Wild dogs are moving south. Image – PIRSA.
BI-PARTISAN support for a $25 million upgrade to South Australia’s 100 year-old wild dog fence has been achieved just days before the Federal Election.
SA farming bodies were told earlier this month that a re-elected Morrison Coalition Government, with joint funding from the South Australian Government and industry, had committed to the $25 million upgrade.
And today Labor’s shadow agriculture minister Joel Fitzgibbon also said Labor will provide $10 million in funding towards the dog fence, on the basis that state and industry provide funding of $15 million, to make a $25 million investment.
The election commitment from both sides of federal politics seemingly secures the replacement of 1600 kilometres of the ageing 2150 kilometre-long South Australian Dog Fence.
Federal Member for Grey Rowan Ramsey and South Australian Minister for Primary Industries and Regional Development Tim Whetstone made the election commitment on May 2, and Labor’s commitment follows the party’s release of its agricultural policies in the lead-up to the May 18 federal poll.
Mr Ramsey said the Morrison Government’s commitment to renewing the fence was an “absolute game changer” for the state’s livestock industries.
“Investing in the Dog Fence is a multi-generational investment in our livestock industry.
“The current fence is 100 years old and in desperate need of renewal and an upgrade will serve the industry well into the future,” Mr Ramsey said.
Minister Whetstone said the South Australian Government is committed to partnering with the Morrison Government and industry to renew the state’s Dog Fence.
“The Marshall Liberal Government will provide $10 million towards the required works if $10 million of Commonwealth funding and $5 million of industry sector funding is secured,” said Minister Whetstone.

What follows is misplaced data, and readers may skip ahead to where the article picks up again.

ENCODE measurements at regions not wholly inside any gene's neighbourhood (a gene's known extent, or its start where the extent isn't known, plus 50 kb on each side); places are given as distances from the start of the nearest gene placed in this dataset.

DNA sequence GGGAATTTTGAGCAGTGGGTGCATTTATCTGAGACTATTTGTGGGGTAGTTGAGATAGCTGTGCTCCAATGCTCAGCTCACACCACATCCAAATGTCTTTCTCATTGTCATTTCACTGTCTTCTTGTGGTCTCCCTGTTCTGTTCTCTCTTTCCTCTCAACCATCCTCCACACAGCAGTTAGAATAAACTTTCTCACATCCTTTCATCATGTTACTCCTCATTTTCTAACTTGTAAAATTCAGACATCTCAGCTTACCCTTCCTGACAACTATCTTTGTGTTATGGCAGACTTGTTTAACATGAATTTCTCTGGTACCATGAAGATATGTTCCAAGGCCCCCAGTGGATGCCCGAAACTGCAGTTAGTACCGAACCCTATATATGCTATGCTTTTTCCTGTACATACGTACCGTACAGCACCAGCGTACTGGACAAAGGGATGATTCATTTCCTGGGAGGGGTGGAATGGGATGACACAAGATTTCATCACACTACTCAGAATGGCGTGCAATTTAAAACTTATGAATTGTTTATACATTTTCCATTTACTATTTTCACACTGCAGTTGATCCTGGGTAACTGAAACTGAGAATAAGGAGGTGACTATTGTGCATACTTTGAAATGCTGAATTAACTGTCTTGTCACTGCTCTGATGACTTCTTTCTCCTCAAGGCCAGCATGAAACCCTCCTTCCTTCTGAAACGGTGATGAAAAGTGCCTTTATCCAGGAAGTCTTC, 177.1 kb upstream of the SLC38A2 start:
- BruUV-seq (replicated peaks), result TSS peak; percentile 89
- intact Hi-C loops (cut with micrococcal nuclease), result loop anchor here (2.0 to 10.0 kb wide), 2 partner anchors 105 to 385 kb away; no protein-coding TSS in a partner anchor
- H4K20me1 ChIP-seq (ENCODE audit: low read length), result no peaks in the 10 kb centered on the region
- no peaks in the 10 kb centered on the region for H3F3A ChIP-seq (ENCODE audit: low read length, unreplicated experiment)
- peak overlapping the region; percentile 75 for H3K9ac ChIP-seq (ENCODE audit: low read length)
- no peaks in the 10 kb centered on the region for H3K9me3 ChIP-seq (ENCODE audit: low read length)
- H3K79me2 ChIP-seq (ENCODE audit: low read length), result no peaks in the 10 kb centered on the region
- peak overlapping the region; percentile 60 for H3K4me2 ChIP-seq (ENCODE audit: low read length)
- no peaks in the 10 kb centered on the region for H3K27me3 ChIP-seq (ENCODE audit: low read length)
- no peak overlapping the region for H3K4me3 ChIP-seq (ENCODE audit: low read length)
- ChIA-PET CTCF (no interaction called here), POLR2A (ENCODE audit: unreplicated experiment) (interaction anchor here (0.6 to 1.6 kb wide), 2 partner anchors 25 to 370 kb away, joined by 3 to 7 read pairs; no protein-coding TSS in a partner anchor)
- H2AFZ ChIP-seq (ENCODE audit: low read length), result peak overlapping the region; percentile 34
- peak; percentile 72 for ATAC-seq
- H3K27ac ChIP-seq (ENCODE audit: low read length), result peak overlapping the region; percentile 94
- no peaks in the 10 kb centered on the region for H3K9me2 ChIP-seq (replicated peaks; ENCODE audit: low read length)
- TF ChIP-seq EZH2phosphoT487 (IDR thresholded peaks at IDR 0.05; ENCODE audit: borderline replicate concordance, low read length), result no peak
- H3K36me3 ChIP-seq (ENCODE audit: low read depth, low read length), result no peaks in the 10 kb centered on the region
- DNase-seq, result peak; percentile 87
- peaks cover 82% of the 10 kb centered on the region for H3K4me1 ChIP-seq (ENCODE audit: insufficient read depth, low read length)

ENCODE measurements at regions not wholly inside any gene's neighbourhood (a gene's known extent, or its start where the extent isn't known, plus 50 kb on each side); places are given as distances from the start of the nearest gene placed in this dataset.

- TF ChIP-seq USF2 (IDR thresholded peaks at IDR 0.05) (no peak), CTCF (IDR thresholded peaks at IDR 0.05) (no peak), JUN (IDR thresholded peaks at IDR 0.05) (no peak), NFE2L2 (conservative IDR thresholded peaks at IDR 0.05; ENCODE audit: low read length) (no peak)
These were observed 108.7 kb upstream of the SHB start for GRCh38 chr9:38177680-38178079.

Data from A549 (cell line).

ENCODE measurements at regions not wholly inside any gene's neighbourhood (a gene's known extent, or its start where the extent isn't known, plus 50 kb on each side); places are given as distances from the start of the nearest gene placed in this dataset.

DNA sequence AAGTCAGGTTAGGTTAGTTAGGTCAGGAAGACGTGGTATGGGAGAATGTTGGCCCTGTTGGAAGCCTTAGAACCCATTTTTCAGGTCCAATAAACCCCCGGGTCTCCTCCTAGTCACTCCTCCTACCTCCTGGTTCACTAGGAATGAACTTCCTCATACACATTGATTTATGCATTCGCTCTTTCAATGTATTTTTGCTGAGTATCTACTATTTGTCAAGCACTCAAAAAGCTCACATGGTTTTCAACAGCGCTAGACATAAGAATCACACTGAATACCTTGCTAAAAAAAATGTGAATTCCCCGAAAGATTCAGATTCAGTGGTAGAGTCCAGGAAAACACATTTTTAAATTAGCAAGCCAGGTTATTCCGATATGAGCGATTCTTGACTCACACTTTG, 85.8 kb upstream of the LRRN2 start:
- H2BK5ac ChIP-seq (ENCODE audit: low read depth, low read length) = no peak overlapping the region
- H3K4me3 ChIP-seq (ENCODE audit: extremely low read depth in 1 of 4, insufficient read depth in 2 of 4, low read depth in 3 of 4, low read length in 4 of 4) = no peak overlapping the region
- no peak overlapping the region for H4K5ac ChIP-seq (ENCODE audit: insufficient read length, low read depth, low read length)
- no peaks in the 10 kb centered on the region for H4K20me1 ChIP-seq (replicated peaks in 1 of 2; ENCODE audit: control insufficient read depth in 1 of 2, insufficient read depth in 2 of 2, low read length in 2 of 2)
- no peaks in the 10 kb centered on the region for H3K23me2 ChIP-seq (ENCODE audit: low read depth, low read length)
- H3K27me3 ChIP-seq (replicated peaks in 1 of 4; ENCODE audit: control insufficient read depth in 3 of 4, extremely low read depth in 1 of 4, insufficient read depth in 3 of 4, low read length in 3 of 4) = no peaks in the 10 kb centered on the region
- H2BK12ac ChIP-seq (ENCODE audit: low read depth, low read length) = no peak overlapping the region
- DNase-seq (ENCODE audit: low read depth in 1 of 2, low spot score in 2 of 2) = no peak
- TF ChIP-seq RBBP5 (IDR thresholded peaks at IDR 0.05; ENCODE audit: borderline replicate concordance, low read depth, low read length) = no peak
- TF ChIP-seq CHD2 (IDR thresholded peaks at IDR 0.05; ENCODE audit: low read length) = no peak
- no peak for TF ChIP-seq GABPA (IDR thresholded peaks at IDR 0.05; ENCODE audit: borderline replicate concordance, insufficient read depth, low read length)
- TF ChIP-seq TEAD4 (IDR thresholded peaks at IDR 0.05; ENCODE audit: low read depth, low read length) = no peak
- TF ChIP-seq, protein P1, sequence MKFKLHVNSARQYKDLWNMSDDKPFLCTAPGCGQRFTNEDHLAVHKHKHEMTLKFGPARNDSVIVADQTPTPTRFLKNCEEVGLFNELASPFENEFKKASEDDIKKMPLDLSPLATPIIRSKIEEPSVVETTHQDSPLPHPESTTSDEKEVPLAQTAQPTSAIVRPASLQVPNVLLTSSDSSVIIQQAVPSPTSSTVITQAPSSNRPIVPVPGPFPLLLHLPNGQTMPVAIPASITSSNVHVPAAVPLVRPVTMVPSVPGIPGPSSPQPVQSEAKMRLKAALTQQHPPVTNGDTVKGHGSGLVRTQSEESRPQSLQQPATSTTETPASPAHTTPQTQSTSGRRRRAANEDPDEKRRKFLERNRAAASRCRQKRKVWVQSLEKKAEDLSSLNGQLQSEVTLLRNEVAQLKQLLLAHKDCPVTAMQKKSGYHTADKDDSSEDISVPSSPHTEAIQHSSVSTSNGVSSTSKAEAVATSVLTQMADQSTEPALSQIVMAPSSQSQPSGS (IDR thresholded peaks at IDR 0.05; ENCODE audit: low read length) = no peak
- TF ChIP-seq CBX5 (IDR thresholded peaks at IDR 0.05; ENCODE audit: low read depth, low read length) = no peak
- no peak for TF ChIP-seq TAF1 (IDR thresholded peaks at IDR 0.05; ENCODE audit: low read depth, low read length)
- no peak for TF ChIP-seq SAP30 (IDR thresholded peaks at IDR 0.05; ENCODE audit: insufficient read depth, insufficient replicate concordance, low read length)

“The South Australian Government looks forward to working with both the Morrison Government and industry to finalise arrangements to renew this very important asset.
“It is the longest continuous fence in the world, and a crucial part of supporting and protecting the South Australian sheep industry.
“South Australia’s component of the 5,400 kilometre Dog Fence is approximately 2,150 kilometres, with approximately 1,600km being more than 100 years of age.
“The $25 million announcement today to replace 1600 kilometres of ageing fencing will ensure its continued effectiveness and support pastoralists from the ongoing threat of wild dogs.”
Mr Ramsey said a re-elected Coalition Government will “front-load” the dog fence investment by making $1 million available now and the balance as one of the first projects delivered from the $3.6bn Drought Future Fund, which kicks in on 1 July.
“The fund will provide $100 million a year to assist Australian farmers to prepare and deal with drought. This investment is just the first example of the benefits of this new fund.”
Mr Fitzgibbon yesterday said a Labor government would provide $400 million over four years to implement the Farm Productivity and Sustainable Profitability Program, ”delivering the same level of funding the Morrison Government has promised from the non-existent Drought Future Fund without abolishing the Building Australia Infrastructure Fund.”
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